The contention of appellant is that the judgment is against the law and the evidence and is thus stated in his specification of errors: "The evidence shows that defendant Brown entered into a contract in writing with plaintiff, to sell to plaintiff the crops of fruit then here growing on the land, and to subsequently sell to plaintiff, within six months thereafter, the land on which said crops were growing, together with a water right for three thousand miner's inches of water, at plaintiff's option for the full sum of $12,500," of which "payments were to be made as set forth in the contract"; that "it is a single contract, although severable into two parts, the intent being that the property shall be sold for $12,500; but that there is no obligation upon plaintiff to take anything more than the fruit, for which he was to pay $4,000. If he wanted the real estate he was to pay the balance."

Where an option is without consideration, it was held in Brown v. San Francisco Sav. Union, 134 Cal. 448, [ 66 P. 592], that the owner could revoke the option before the expiration of the time given the optionee if an acceptance of the option had not been communicated to the owner. In White v. Bank of Hanford, 148 Cal. 552, [ 83 P. 698], we have the case of an option to purchase real estate, with the crops growing thereon, where there was a consideration. In that case it was held that there was no mutuality of obligation, inasmuch as the agreement nowhere imposed any liability on the proposed purchaser, optionee, to make the purchase. His right, the court said, was "to complete the purchase and compel the execution of a deed [by the owners] upon performance of the terms of the agreement, within the time limited by it." The correlative duties of the owners of the land "were no other than appear upon the face of the agreement — to make the deed upon demand of White and a tender by him within the time specified in the contract." The distinction between a contract to sell and an option is clearly stated in Menzel v. Primm, 6 Cal.App. 204, [ 91 P. 754].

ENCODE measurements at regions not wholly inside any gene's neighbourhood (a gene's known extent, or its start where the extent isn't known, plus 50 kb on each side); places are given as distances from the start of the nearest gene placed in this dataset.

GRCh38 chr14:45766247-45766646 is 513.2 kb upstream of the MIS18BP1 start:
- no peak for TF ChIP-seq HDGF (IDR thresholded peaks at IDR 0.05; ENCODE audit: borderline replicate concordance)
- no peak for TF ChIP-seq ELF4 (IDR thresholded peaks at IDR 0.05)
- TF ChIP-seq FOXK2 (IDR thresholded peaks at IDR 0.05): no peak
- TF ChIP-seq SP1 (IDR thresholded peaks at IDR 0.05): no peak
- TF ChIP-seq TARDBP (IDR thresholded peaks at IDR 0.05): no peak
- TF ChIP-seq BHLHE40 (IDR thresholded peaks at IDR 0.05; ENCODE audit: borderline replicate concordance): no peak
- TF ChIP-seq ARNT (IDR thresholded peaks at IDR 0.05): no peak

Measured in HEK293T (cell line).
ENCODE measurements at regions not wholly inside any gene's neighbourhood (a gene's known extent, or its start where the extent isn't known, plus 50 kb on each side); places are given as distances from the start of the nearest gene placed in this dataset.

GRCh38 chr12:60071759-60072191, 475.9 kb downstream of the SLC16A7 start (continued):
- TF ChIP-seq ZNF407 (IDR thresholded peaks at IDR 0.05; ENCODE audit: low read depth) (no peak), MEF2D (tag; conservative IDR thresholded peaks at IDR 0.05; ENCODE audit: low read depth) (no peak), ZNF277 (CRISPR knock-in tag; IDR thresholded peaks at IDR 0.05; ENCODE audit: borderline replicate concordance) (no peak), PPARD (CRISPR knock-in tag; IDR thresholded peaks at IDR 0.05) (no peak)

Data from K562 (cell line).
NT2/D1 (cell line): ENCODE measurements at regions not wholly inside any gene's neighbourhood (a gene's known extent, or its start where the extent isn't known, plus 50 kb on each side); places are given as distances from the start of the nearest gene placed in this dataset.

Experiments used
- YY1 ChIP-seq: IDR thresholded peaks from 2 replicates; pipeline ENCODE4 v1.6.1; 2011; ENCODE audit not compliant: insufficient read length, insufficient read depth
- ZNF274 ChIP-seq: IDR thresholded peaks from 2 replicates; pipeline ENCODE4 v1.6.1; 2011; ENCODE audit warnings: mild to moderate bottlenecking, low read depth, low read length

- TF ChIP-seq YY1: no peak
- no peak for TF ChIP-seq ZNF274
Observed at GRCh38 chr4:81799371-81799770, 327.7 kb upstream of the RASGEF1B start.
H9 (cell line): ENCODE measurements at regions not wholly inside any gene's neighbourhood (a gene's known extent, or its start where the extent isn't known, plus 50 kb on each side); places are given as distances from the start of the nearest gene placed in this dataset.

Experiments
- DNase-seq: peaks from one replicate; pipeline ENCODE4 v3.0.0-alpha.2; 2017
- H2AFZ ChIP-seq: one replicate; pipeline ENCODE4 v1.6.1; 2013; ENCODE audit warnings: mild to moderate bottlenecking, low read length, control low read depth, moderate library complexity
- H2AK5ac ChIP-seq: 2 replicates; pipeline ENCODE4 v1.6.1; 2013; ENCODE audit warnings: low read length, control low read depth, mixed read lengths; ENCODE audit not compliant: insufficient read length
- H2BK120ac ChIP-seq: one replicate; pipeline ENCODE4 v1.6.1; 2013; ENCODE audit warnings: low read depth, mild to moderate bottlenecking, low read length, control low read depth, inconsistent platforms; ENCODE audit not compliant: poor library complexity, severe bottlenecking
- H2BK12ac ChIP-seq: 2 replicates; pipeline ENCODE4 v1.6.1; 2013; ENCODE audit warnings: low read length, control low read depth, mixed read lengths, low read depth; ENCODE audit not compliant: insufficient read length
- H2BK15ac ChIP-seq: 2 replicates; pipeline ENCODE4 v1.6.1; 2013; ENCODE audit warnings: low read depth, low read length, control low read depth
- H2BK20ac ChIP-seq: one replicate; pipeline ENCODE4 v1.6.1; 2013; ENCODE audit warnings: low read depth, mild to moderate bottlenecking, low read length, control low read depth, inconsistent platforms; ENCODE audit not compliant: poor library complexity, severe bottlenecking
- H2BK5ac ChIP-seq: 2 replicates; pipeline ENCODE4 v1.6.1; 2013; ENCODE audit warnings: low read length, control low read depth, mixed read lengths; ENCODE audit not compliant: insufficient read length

We can discover nothing in the present case that distinguishes it from the ordinary case of an option to sell land upon specified conditions, such as White v. Bank of Hanford, 148 Cal. 552, [ 83 P. 698].

Plaintiff resided at Oakland, and after making the contract took possession of the property and harvested the fruit crop. He testified that he made inquiries as to defendant Brown's whereabouts between June and November 1, 1906, and on November 1st he was told that Brown "was on his way down from Oregon somewhere, but not within reach at that time, with a band of sheep." He further testified: "After the first day of December, 1906, and before the fifth day of the same month, I tried twice to get Mr. Brown on the telephone. But I was not successful. I couldn't find him. My telephone was directed to Corning, because I always understood that was his postoffice address. . . . The contract was made in Kauffman's store at Corning, On the 5th of December, 1906, I again tried to get Mr. Brown on the telephone and he couldn't be found in Corning. So, on the morning of the sixth day of December, 1906, I telegraphed Mr. Brown. I read from the carbon copy of the telegram sent. It is as follows: 'Fresno, December 6, — 6. Jesse Andrew Brown, Corning. Survey that orchard. I want it at price named in contract. D. J. Canty.' " Witness learned later that the telegram was delivered, but that Brown said it came too late and he refused to make the sale. It was one day after the time limited in the option.

We cannot see that these facts changed the relation of the parties or gave plaintiff any rights not accorded by the contract. Plaintiff could have adopted any reasonable or usual mode to communicate his acceptance (Civ. Code, sec. 1582); and "consent is deemed to be fully communicated between the parties as soon as the party accepting the proposal has put his acceptance in the course of transmission to the proposer." (Civ. Code, sec. 1583) Not having communicated his acceptance within the time limited by the contract, he lost his right to demand a deed.

For a comprehensive citation of cases upon the subject, see note to Mier v. Hadden, 118 Am. St. Rep. 592; Pollock v. Brookover, 60 W. Va. 75, [53 S.E. 795, 6 L. R. A., N. S., 403, and note]; see, also, Pomeroy's Specific Performance, sec. 387.

The judgment and order are affirmed.

Hart, J., and Burnett, J., concurred.

Summaries of

Canty v. Brown

Court of Appeal of California, Third District
Oct 9, 1909
11 Cal.App. 487 (Cal. Ct. App. 1909)
Case details for

Canty v. Brown

Case Details

Full title:D. J. CANTY, Appellant, v. JESSE ANDREW BROWN, A. O. HOLTHE, AH SAM and…

Court:Court of Appeal of California, Third District

Date published: Oct 9, 1909


11 Cal.App. 487 (Cal. Ct. App. 1909)
105 P. 428